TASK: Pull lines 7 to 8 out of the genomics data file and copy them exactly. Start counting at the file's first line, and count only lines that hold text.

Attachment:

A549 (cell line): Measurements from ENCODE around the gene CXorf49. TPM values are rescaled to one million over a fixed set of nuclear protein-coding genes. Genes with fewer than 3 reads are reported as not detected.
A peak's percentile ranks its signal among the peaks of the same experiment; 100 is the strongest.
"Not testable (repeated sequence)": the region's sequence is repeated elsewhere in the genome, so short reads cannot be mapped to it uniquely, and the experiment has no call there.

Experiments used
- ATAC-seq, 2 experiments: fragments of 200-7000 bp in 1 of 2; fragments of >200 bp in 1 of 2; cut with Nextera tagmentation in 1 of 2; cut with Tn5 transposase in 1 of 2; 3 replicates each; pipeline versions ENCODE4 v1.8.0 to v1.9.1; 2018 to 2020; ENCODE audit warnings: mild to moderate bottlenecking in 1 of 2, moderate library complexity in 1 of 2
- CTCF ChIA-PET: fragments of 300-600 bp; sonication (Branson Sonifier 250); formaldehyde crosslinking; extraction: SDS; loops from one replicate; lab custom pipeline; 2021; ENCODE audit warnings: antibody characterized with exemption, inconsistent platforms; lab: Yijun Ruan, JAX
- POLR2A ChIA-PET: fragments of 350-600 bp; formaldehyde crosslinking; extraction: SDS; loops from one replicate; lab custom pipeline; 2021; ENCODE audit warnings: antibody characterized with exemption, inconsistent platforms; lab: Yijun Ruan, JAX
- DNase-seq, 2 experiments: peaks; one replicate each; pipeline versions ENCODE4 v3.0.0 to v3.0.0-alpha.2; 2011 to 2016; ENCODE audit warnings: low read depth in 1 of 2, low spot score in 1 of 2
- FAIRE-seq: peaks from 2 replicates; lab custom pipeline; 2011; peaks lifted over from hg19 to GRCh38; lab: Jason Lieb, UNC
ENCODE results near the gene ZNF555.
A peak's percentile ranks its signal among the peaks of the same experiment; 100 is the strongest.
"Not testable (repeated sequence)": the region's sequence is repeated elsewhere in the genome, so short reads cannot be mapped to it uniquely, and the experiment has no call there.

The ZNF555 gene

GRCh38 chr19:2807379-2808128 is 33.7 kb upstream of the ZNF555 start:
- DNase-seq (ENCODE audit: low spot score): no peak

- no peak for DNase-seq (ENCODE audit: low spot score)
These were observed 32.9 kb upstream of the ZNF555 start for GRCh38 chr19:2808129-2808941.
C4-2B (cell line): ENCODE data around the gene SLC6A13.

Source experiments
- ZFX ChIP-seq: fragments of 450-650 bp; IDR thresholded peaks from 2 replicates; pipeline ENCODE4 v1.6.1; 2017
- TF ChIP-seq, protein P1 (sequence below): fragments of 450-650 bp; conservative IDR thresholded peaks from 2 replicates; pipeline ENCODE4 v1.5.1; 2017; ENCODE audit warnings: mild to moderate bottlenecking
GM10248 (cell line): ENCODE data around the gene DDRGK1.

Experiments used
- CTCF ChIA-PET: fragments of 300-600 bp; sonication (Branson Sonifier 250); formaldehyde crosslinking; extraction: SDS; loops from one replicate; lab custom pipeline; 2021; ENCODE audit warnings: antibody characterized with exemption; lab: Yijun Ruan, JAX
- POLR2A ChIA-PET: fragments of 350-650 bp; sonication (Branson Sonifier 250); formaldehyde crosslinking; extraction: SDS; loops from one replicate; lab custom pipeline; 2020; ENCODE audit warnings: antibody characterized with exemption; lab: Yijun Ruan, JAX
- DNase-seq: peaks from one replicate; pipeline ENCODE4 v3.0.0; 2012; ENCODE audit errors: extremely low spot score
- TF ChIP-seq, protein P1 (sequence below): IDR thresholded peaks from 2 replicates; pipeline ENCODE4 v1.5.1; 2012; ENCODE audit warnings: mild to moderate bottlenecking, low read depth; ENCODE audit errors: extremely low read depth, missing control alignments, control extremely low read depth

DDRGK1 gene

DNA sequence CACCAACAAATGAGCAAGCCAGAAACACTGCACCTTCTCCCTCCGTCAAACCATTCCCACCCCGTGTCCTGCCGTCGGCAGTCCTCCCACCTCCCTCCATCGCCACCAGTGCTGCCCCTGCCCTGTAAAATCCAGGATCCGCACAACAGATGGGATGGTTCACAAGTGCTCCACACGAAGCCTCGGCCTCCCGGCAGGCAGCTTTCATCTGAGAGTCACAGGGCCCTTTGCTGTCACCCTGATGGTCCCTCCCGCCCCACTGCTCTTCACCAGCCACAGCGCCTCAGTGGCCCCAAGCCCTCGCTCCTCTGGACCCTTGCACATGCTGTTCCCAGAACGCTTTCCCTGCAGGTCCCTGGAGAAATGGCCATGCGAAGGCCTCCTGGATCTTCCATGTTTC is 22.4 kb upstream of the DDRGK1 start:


- POLR2A ChIA-PET: fragments of 350-600 bp; formaldehyde crosslinking; extraction: SDS; loops from one replicate; lab custom pipeline; 2021; ENCODE audit warnings: antibody characterized with exemption, inconsistent platforms; lab: Yijun Ruan, JAX
- DNase-seq, 2 experiments: peaks; one replicate each; pipeline versions ENCODE4 v3.0.0 to v3.0.0-alpha.2; 2011 to 2016; ENCODE audit warnings: low read depth in 1 of 2, low spot score in 1 of 2